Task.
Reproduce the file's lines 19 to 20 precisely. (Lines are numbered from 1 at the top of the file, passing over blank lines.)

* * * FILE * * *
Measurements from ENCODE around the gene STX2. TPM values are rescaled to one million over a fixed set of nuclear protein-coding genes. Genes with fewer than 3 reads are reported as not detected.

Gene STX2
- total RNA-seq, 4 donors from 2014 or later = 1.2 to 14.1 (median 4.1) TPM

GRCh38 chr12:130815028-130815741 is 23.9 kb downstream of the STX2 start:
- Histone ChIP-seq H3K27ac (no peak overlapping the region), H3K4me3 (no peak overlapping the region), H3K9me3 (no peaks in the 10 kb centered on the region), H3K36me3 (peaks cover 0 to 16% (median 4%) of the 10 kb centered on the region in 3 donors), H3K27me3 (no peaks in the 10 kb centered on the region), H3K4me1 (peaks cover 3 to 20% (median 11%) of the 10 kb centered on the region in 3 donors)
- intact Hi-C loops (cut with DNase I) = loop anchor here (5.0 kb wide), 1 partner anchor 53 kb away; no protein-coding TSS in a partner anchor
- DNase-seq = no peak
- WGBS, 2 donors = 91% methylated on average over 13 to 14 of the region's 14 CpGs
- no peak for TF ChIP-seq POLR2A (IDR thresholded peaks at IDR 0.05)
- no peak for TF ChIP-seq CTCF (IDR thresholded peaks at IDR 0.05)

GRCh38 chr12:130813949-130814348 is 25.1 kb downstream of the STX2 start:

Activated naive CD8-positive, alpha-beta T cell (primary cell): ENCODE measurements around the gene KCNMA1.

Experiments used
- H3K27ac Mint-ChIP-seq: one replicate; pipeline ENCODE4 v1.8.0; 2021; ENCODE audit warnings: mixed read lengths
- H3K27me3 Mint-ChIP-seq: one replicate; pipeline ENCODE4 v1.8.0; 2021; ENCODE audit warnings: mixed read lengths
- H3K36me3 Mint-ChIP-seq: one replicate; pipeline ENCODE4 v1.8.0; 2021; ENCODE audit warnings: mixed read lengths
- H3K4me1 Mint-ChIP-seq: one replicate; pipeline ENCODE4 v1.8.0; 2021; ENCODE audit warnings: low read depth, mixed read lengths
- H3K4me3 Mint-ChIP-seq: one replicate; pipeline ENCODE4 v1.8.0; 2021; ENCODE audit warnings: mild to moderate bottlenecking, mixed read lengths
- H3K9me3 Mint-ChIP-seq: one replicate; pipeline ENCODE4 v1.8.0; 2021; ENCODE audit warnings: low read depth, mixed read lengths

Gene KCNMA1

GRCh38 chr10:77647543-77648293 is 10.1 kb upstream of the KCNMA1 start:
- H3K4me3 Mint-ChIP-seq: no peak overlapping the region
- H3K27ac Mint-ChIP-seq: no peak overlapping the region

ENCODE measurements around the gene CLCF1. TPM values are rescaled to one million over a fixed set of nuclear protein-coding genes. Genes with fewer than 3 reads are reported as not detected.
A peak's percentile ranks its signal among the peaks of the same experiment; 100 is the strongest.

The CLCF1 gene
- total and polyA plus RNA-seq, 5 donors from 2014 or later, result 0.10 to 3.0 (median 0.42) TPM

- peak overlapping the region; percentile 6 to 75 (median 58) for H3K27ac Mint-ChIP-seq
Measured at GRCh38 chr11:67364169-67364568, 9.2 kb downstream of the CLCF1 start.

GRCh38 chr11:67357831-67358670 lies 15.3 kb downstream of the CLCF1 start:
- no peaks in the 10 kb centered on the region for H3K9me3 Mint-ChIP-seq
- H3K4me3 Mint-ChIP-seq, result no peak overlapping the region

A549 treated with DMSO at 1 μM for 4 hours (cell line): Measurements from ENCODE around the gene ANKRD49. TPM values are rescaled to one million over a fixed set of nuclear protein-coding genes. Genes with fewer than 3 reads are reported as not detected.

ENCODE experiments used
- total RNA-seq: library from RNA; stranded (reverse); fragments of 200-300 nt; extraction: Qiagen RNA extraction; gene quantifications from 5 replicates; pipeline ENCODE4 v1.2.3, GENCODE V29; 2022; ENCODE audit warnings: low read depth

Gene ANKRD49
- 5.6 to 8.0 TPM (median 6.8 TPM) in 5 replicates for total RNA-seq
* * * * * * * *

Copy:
- H3K9me3 Mint-ChIP-seq: one replicate; pipeline ENCODE4 v1.8.0; 2021; ENCODE audit warnings: low read depth, mixed read lengths

Gene KCNMA1